Westword: Being a treasure hunter is not exactly the most common occupation. How did you get into that line of work? Barry Clifford: As a kid -- well, I wasn't really a kid, but when I was younger -- I was doing a lot of work related to diving; I had a salvage business, I was doing rescue work on ships that were distressed, and I had a major in history and sociology. So that and the folklore of shipwrecks, I just kind of mixed them together and made my own career.
WW: And it was your uncle who told you about the Whydah when you were a kid, right? BC: It was sort of one of those old Cape Cod folk stories, and he used to talk about it all the time. He used to say he knew somebody who went looking for it right after World War II and never found it. But it was something that always resonated in my subconscious, and the more I learned about sunken ships and archeological digs, the more I realized that there were all these sunken ships around the world that nobody had really looked for. They just never had the technology.
The reason many of these ships had never been salvaged years ago is that, for one thing, people couldn't go under water until the 1940s. So once the kind of technologies we were using availed themselves, it became apparent that you could just go look for them.
WW: Where did you begin? The first place you look is obviously in the archives, to establish that there is indeed something there to look for -- there are many wild goose chases you can go on. I had actually been doing this for ten years before I found the Whydah, and I knew how important it was to have this primary source information, so the first thing was I went and established that it was actually there. The second step is remote sensing, where you can kind of scan the bottom of the ocean. So we located anomalies in this stretch of water over a couple of miles and eliminated them one by one, sometimes by having to dig down in 20 to 30 feet of sand to see what was causing the anomaly.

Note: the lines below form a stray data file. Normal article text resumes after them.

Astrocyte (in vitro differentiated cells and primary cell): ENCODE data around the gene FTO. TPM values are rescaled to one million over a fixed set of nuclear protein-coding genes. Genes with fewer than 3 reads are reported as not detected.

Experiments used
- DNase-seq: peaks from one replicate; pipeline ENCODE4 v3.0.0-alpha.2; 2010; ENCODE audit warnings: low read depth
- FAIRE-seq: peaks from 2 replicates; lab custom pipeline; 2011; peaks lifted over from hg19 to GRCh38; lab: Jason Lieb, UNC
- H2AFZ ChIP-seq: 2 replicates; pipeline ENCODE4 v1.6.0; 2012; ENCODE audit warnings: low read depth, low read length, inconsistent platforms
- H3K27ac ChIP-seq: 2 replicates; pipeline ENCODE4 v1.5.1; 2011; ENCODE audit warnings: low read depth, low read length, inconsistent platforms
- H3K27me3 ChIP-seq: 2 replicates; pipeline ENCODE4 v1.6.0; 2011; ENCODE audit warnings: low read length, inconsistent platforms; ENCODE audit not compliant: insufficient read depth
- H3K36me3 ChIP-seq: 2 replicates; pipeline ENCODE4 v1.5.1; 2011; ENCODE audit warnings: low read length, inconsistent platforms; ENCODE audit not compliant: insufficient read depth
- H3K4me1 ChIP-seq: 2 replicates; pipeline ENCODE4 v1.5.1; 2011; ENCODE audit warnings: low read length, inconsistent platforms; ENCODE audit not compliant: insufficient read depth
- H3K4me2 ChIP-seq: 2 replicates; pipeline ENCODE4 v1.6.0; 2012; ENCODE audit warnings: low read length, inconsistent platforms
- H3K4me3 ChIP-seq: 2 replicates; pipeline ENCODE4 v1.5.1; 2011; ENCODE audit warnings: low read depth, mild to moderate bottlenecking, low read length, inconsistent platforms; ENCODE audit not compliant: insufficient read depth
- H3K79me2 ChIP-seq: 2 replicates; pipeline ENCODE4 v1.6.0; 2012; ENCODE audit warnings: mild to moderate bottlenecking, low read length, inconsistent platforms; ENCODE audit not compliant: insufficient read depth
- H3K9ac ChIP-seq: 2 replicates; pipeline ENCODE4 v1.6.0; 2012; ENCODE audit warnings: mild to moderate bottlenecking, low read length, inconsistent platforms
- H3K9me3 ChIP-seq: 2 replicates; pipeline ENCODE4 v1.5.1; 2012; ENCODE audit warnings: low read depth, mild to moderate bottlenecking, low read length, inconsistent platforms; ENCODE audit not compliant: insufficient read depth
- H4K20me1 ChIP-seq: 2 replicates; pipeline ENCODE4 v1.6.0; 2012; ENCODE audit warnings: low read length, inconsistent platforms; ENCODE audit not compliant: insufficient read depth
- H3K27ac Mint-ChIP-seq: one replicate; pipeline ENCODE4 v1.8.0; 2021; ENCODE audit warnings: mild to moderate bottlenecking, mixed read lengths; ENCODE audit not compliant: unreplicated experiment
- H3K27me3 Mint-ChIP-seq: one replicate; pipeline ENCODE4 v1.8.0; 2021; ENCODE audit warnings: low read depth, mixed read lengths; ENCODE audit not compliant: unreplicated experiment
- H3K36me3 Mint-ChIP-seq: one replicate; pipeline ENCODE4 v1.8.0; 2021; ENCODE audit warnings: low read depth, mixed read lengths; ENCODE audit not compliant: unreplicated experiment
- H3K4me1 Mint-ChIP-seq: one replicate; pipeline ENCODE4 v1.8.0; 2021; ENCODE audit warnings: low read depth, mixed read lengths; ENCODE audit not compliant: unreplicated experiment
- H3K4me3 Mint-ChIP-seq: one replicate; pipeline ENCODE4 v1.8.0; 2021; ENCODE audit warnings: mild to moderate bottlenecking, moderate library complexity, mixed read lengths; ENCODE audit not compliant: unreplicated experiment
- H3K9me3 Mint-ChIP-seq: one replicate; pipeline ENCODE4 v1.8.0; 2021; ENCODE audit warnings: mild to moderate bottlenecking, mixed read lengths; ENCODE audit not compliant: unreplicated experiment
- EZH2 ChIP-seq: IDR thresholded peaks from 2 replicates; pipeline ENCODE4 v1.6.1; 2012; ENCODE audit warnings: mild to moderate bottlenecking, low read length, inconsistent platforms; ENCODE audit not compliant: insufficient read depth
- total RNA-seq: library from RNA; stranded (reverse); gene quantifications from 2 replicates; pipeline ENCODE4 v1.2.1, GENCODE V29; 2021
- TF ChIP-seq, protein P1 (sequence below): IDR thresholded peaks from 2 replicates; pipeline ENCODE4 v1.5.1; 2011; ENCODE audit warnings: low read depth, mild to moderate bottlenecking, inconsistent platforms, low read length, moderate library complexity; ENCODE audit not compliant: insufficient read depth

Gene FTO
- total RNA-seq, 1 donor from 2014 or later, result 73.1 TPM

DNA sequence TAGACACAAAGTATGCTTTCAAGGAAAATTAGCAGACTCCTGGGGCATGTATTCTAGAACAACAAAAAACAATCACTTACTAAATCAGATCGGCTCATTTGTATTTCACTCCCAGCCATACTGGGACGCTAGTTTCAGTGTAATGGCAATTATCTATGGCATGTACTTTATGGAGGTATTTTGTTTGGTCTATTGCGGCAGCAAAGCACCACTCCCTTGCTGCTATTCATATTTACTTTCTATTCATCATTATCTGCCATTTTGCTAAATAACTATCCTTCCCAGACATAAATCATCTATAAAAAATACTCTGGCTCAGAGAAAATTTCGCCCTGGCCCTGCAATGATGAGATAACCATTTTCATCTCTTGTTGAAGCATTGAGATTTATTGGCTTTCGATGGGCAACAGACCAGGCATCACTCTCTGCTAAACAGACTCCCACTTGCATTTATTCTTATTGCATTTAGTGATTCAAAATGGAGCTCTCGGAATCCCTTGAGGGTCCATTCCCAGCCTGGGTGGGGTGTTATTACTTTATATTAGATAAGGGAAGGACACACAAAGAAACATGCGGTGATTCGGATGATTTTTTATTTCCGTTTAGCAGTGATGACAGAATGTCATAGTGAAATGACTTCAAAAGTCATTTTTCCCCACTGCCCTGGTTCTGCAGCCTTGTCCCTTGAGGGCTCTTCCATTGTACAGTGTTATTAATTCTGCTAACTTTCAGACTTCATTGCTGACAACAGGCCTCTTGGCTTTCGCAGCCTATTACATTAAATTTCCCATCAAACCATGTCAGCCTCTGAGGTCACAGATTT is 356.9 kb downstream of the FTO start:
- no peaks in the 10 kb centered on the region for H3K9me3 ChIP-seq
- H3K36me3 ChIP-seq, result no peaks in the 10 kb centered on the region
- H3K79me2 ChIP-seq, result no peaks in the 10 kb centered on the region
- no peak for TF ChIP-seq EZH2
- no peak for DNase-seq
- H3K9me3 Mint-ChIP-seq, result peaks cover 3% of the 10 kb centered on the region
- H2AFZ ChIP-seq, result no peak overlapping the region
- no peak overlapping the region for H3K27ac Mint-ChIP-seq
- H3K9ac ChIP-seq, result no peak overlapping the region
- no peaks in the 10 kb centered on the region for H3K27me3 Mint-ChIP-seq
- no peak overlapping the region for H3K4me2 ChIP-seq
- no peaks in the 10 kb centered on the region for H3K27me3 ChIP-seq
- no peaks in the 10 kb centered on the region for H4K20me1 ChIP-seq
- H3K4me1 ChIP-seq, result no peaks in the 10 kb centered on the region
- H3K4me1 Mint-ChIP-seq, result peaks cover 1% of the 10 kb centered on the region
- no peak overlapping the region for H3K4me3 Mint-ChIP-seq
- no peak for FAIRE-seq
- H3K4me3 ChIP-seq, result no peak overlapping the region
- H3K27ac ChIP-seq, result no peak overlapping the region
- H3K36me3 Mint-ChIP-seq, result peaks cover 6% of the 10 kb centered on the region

WW: What kind of thing might cause an anomaly? BC: Anything iron might cause a disturbance in the magnetic field -- the Whydah would have had a lot of iron on it, so our major way of doing it was to use a magnetometer. But other things down there have iron on them, too. Other shipwrecks, for example; one thing we actually encountered a lot of was parts of Marconi's tower, which was built to send the first electronic signal across the Atlantic. It was built on a cliff and toppled from that cliff into the ocean about a half a mile from where we found the shipwreck. That was confusing at first. We dug up quite a lot of that tower. It took quite a bit of time to eliminate that.
WW: What have you been doing since then? We've actually brought up about 30,000 pounds worth of artifacts in the last few years. These pirates had about fifty ships, so we've been able to bring up a ton of artifacts, which we've used to piece this history together.
You know, when people come to this exhibit, it's really like they're seeing the only tyrannosaurus rex or the only mummy -- this is the only confirmed pirate treasure ever found. A lot of people don't realize that. A lot of people get it confused with Spanish galleons or other shipwrecks people have dredged up over the years, but this is the only confirmed pirate treasure ever found. So if you want to see pirate treasure, literally the only place the to see it is Denver.